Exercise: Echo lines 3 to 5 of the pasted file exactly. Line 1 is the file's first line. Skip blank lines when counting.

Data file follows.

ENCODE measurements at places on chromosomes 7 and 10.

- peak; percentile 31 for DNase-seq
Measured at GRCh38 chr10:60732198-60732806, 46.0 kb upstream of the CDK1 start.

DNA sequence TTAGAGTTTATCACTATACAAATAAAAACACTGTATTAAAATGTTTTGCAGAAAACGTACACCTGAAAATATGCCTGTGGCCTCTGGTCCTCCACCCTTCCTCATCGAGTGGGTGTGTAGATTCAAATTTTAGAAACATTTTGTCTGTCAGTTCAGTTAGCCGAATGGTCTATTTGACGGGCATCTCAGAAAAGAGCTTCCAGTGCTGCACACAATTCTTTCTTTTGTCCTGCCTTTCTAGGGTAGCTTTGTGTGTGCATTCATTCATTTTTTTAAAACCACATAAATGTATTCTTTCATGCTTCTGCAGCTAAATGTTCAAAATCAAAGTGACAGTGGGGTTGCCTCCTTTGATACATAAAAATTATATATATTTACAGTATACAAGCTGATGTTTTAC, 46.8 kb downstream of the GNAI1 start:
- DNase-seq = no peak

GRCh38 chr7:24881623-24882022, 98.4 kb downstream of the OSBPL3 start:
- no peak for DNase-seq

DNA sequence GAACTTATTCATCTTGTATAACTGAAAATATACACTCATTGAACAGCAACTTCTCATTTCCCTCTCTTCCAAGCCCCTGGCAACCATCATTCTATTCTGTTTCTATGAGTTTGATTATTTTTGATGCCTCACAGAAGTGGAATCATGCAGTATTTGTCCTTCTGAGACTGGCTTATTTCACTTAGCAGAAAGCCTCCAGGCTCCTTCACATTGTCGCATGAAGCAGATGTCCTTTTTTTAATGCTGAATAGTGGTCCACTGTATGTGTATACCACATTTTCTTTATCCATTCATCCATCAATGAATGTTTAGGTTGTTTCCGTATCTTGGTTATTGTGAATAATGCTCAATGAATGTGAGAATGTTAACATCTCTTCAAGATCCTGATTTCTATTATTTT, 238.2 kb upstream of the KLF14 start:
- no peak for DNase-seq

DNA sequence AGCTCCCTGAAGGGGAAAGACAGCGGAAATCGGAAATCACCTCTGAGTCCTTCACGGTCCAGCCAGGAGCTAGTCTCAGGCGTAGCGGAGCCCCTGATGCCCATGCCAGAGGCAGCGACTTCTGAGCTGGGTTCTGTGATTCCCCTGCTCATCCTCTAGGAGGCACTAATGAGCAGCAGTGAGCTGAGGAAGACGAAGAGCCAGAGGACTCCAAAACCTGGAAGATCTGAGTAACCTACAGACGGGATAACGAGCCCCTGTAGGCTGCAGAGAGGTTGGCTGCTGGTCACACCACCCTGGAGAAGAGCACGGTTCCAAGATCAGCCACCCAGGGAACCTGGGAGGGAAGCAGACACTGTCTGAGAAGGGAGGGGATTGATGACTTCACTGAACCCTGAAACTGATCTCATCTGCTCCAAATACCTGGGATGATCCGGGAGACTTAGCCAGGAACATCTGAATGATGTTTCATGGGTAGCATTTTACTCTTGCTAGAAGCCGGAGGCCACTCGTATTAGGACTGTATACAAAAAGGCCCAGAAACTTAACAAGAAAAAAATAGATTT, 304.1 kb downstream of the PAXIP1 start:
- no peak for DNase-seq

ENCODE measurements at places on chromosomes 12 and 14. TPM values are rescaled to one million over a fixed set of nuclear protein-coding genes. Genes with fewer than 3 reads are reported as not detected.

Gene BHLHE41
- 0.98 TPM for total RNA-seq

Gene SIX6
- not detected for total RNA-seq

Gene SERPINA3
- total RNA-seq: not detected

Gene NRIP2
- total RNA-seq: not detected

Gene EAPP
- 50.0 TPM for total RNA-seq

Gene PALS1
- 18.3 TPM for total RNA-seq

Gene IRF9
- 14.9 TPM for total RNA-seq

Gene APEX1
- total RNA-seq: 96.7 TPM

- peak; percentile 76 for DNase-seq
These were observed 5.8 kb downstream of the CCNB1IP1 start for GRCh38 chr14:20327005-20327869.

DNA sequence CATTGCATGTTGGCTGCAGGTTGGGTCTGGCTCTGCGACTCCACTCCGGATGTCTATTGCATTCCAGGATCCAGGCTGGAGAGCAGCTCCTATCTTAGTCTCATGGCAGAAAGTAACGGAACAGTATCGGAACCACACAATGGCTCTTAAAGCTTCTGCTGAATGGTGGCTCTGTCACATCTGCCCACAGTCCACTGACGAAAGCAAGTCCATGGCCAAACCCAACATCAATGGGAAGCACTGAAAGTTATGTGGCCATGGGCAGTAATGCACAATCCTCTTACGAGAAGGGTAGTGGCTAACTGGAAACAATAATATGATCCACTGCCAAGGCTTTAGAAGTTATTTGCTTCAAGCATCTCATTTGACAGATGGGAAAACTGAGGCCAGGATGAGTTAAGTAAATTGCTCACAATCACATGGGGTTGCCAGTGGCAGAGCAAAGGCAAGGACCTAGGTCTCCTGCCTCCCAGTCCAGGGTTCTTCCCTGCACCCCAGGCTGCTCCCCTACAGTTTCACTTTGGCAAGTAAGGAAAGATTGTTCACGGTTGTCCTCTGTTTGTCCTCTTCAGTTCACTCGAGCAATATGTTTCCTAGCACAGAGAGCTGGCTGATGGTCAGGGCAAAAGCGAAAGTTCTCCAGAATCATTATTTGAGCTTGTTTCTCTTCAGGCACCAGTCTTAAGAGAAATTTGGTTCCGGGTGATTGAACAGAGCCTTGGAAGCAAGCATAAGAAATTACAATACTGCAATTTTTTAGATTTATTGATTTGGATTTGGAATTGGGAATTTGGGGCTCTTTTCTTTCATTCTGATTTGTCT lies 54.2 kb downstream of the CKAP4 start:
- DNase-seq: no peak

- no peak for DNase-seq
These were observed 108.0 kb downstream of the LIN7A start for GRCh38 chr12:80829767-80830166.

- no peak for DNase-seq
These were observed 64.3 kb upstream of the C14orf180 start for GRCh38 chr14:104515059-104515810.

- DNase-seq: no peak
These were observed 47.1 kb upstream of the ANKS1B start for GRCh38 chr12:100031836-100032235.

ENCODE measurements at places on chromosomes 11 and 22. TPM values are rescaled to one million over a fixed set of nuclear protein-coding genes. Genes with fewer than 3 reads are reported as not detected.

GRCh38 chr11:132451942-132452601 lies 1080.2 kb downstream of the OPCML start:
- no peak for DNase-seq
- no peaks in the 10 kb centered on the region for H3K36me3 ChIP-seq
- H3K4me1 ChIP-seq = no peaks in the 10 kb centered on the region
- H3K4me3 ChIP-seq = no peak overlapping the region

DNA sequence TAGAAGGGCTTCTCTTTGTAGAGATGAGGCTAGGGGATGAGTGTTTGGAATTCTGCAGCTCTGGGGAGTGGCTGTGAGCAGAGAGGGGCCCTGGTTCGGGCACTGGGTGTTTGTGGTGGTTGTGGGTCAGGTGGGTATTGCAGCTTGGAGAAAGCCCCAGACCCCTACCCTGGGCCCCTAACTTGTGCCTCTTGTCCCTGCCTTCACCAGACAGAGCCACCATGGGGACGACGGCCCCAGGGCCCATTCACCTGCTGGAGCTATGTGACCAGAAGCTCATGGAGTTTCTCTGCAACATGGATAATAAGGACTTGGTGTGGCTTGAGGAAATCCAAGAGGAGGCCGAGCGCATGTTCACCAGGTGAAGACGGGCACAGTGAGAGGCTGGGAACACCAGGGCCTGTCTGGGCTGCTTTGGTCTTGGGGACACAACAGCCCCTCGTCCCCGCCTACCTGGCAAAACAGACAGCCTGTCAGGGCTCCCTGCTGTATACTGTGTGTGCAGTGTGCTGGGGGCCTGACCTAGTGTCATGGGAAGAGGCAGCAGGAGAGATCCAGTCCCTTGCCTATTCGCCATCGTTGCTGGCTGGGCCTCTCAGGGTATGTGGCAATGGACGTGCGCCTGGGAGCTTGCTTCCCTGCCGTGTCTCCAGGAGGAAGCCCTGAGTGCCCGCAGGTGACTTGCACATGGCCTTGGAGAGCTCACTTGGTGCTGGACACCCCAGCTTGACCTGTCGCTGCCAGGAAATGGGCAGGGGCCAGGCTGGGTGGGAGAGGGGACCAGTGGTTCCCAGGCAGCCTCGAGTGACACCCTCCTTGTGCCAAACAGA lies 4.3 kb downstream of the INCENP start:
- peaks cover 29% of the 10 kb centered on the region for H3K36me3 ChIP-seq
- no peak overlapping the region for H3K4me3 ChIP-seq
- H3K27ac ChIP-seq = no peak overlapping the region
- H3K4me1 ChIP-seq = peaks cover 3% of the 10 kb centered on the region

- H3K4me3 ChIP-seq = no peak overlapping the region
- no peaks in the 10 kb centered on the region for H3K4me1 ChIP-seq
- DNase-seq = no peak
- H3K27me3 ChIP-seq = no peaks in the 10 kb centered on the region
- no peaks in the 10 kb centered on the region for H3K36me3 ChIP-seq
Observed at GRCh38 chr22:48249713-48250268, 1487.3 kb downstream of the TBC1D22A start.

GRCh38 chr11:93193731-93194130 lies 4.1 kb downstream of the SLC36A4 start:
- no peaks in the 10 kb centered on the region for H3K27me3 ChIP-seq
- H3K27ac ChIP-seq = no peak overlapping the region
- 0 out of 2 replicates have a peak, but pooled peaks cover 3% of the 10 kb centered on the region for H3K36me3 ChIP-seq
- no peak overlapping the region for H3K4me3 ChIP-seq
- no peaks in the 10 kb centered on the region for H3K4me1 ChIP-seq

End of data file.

Measured at GRCh38 chr10:60732198-60732806, 46.0 kb upstream of the CDK1 start.

DNA sequence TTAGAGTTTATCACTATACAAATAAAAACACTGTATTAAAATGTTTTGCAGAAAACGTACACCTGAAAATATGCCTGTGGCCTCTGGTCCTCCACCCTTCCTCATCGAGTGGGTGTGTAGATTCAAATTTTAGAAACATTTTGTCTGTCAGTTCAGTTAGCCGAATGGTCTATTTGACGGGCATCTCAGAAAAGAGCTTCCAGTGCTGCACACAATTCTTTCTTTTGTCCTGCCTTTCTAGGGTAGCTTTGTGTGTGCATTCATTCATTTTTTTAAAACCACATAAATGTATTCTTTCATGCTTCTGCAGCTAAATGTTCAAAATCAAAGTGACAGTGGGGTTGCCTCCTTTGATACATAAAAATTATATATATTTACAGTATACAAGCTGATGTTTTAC, 46.8 kb downstream of the GNAI1 start:
- DNase-seq = no peak